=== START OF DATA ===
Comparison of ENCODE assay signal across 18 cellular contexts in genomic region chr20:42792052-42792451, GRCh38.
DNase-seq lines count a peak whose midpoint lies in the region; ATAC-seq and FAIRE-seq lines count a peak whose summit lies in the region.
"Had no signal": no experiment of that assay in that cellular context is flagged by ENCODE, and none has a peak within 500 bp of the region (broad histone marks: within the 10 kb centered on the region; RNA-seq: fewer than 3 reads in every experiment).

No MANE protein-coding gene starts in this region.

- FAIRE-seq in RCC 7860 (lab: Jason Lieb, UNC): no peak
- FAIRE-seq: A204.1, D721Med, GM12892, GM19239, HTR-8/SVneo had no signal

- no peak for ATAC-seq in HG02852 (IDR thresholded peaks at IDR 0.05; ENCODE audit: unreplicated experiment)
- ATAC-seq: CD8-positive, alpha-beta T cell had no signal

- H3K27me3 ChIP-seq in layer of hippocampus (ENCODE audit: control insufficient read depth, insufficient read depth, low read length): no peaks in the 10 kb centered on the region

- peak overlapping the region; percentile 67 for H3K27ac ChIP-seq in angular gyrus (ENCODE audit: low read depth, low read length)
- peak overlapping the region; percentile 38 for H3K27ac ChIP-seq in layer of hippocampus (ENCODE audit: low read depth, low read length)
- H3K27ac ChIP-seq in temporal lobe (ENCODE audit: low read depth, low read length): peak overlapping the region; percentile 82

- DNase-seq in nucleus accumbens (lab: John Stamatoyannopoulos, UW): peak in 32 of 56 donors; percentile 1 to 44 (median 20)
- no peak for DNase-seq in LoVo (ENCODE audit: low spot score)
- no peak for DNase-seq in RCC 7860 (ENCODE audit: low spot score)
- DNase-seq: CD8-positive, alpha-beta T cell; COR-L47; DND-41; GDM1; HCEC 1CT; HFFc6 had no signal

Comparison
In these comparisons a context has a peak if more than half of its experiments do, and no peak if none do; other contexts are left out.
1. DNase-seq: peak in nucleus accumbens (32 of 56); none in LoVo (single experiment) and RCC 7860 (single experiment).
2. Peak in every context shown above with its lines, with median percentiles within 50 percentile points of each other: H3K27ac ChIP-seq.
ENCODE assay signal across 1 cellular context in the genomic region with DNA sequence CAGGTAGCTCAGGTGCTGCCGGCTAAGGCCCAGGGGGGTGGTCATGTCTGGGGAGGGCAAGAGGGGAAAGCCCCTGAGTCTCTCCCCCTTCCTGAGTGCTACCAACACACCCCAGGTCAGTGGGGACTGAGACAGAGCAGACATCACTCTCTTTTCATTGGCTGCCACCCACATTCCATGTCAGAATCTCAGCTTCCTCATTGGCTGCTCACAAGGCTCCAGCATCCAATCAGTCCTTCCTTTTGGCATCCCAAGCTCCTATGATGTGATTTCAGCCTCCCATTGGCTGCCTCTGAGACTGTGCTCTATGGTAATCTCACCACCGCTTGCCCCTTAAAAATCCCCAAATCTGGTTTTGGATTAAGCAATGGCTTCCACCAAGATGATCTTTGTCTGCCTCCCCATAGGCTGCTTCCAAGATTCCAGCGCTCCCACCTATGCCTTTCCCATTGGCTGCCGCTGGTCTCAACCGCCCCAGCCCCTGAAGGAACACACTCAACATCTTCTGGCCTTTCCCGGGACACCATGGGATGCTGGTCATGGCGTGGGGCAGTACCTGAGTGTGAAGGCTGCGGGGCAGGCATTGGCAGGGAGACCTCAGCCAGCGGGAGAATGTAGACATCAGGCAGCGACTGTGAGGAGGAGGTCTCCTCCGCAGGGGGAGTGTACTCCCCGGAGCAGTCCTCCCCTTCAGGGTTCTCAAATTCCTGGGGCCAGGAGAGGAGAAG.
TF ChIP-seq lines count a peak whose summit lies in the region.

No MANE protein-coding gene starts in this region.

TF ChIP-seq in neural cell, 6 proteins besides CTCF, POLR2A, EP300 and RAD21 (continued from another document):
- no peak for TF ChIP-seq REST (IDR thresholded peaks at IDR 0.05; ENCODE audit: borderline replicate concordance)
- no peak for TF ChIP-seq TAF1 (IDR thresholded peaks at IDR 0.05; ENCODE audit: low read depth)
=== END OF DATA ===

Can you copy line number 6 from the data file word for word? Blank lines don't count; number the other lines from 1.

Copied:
- FAIRE-seq: A204.1, D721Med, GM12892, GM19239, HTR-8/SVneo had no signal